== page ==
For his works, Khachaturian found inspiration in his cultural backgrounds that allowed him to combine traditions of different ethnic groups in unique musical pieces, and their pan-nationalist character helped them become familiar or close to a wide audience. Although some researchers claim that Khachaturian’s use of folk melodies and music traditions was explained by his orientation to the authorities of the Soviet Union, it is still possible to argue that the primary motive of the composer was to reflect his own vision of his people’s history. It was also necessary to focus on his identity reflected in his works that combined elements of Caucasian folk music, European folk music, Russian traditions, and Oriental traditions in a way that was most appropriate for Khachaturian.

While concluding regarding the rhythmic patterns and folk tunes used in Bartók’s Contrasts, it is possible to state that the composer realized his vision of the authentic musical piece in this work. The composer was not limited in his interpretation of different folk traditions in this piece, and it seems that Bartók actively shifted from one folk tune to another while making vivid accents with the help of cross-rhythms and other rhythmic elements in order to make the sound rich and colorful. The result of this play with folk melodies, tones, meters, and rhythms is the piece that is closely associated with not only Hungarian traditions but also Bulgarian, Gypsy, and Oriental ones. While performing this piece, musicians receive an opportunity to demonstrate their virtuosity by manipulating all contrasts that are related to this unique work as a vivid example of chamber music of the early part of the twentieth century. Therefore, it is possible to state that the analysis of both works and related literature allows for concluding about specifics of using rhythms and folk tunes in Khachaturian’s Trio for Clarinet, Violin, and Piano in G Minor and Bartók’s Contrasts for Violin, Clarinet, and Piano.

The response to the third research question has also been provided in this dissertation because specific rehearsal techniques that can help performers improve their performance of Khachaturian’s Trio and Bartók’s Contrasts have been described referring to the literature and unique personal experience of the researcher. While summarizing these techniques, it is important to note that the musicians in the trio are expected to pay much attention to working with the scores and notations made by the composer in order to understand what specific sounds are expected and associated with this or that theme because of the impact of folk tunes and traditions. Furthermore, it is important to pay much attention to fingering and bowing techniques for the violinist in order to make sure that the sound has effects that are required by the composer. In addition, the later sessions and rehearsal techniques should be closely related to the achievement of the balanced performance of the piece.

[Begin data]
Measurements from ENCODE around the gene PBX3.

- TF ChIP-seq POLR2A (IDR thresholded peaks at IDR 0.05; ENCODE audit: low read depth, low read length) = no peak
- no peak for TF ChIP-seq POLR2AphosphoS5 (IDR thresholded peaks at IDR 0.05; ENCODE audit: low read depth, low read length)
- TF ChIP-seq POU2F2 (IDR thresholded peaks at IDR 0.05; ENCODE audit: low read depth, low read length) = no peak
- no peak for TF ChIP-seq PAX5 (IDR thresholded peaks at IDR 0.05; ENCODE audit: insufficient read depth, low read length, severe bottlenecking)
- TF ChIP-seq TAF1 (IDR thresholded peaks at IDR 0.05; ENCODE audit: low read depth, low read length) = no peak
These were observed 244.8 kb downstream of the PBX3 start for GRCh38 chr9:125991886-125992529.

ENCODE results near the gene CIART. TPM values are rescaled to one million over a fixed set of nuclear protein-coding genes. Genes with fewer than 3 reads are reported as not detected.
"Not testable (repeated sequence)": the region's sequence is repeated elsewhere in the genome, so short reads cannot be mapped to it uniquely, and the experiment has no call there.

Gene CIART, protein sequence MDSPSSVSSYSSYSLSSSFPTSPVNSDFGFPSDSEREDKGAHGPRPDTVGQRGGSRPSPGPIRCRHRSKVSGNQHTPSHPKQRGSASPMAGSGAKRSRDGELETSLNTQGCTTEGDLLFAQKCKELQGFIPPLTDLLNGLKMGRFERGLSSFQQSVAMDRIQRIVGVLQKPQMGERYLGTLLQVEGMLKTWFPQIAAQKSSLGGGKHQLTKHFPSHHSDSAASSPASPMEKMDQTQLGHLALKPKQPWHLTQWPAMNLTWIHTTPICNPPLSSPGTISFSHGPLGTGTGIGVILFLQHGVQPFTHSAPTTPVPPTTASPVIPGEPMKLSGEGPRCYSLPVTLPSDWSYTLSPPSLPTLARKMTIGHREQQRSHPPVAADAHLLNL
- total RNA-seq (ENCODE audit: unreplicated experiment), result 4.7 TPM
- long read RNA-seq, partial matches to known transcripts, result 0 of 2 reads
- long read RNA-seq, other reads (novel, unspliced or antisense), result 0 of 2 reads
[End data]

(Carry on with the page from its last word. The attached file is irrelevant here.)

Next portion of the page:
The reason is that the trio including the violin, clarinet, and piano needs to follow certain rules in order to succeed in terms of producing the balanced and harmonious sound. In addition, the selected pieces are rather complex in their rhythms, and this aspect creates additional barriers to performers. Therefore, it is expected that musicians are focused on rehearsing their performance as much as possible, and the outcomes of such efforts will be positive because it is important to guarantee that the violin, clarinet, and piano support each other in Khachaturian’s Trio for Clarinet, Violin, and Piano in G Minor and Bartók’s Contrasts for Violin, Clarinet, and Piano.

Bibliography

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Bartók, Béla. Contrasts for Violin, Clarinet and Piano. London: Boosey & Hawkes, 2002. Print.

Rumanian Folk Music: Instrumental Melodies. Ed. Benjamin Suchoff. New York: Hague, 1967. Print.

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Hakobian, Levon. Music of the Soviet Era: 1917–1991. 2nd ed. New York: Routledge, 2017. Print.

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Leong, Daphne, Daniel Silver, and Jennifer John. “Rhythm in the First Movement of Bartók’s Contrasts: Performance and Analysis.” Gamut: Online Journal of the Music Theory Society of the Mid-Atlantic 1.1 (2008): 1-34. Print.

Marcus, Urdea, and Hannah Phyllis. “Klezmer Elements in Paul Schoenfield’s Trio for Clarinet, Violin, and Piano: A Violinist’s Perspective.” Diss. Louisiana State University, 2018. Print.

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Discography

Bartók, Béla. Violin Sonatas Nos. 1 and 2, Contrasts. Perf. György Pauk, Jenö Jando, and Kálmán Berkes. Naxos, 1993, CD.

Eimer Trio. Khachaturian, Stravinsky, Keuris & Bartók: Works for Clarinet Trio. Perf. Eimer Trio. Naxos, 1994, CD.

Chamber Music in the Early Twentieth Century